There are reasons to believe that the MNS of children exposed prenatally to OMT may be compromised. First, it has been found that the children of women in OMT are at an increased risk of developing motor deficits compared to matched controls [14-16]. The motor system is an important component of the MNS; when an individual witnesses another person perform an action their motor cortex becomes active, even when they do not perform the action themselves . Consequently, deficits in motor performance may influence the functioning of the MNS. Secondly, the children of women receiving OMT have been reported to have deficits in visual function. Commonly reported problems include reduced acuity, nystagmus, delayed visual maturation, strabismus, cerebral visual impairment and prolonged visual evoked potentials (VEPs) . These problems may influence the MNS because visual information needs to be processed correctly in order for the MNS to function. Whether the children of women in OMT have problems processing the goal of an action has not yet been investigated, and the potential effects of OMT on goal understanding are therefore still unknown.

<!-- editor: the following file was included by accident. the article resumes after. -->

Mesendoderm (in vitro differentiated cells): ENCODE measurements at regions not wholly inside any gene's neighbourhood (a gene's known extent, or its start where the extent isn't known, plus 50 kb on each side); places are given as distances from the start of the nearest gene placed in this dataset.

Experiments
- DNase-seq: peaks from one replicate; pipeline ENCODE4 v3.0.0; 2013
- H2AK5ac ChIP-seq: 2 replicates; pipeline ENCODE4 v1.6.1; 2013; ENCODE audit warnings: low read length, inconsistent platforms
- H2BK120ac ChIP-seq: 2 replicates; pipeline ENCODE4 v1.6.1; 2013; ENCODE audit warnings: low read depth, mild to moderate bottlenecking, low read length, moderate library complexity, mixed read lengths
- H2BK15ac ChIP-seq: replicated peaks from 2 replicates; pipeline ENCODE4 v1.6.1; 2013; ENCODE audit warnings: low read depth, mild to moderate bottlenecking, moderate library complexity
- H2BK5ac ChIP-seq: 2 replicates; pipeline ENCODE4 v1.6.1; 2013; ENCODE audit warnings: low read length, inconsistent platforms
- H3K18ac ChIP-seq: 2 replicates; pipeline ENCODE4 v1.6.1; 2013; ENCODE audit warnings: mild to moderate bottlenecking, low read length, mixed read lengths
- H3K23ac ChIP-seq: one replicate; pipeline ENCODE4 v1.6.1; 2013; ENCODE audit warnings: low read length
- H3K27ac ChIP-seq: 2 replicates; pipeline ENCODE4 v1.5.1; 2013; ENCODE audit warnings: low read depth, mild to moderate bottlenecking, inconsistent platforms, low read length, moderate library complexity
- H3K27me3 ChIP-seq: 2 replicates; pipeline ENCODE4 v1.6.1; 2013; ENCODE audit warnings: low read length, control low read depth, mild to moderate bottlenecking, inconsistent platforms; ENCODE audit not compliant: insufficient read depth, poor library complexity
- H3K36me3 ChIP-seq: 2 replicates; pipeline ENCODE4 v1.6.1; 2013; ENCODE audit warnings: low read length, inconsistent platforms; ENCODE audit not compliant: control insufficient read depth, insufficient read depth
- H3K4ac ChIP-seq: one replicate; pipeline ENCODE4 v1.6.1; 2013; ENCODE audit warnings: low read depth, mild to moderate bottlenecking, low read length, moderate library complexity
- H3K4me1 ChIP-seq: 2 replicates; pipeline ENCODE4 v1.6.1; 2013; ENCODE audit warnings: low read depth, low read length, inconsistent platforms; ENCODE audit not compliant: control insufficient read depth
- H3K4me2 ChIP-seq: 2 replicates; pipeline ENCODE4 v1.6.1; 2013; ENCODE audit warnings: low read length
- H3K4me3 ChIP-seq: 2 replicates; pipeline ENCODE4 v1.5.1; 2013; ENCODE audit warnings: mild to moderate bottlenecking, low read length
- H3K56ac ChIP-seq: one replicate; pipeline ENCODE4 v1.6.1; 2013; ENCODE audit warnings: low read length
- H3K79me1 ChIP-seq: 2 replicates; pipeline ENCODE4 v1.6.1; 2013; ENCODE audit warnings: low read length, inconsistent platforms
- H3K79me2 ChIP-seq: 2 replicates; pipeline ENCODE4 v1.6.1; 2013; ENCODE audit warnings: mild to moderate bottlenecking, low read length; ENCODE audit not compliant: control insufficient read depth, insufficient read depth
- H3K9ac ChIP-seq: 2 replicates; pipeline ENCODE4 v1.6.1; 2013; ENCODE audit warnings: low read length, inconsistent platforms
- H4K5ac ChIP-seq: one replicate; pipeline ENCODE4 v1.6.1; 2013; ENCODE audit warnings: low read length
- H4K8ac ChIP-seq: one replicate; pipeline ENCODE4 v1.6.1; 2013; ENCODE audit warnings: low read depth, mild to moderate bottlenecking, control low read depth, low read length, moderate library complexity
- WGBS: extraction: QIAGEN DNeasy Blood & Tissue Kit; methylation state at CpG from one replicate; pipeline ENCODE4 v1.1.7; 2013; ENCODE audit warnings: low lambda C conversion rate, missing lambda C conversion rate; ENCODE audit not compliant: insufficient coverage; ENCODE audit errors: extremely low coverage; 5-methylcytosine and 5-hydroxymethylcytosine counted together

The objective of the current study was to investigate the function of the MNS in 4-year-old children of women who received OMT during pregnancy. We hypothesized that children of women in OMT would have impaired MNS functioning, causing them to have more difficulty predicting another person's action goals by means of their eye movements (hypothesis 1). We also hypothesized that these children would be more likely to demonstrate reduced performance on tasks measuring visual attention (hypothesis 2) and fine motor skills (hypothesis 3). Furthermore, as no study has investigated the effects of prenatal exposure on children's goal understanding, we explored how children of women in OMT perform on tasks measuring goal and belief understanding.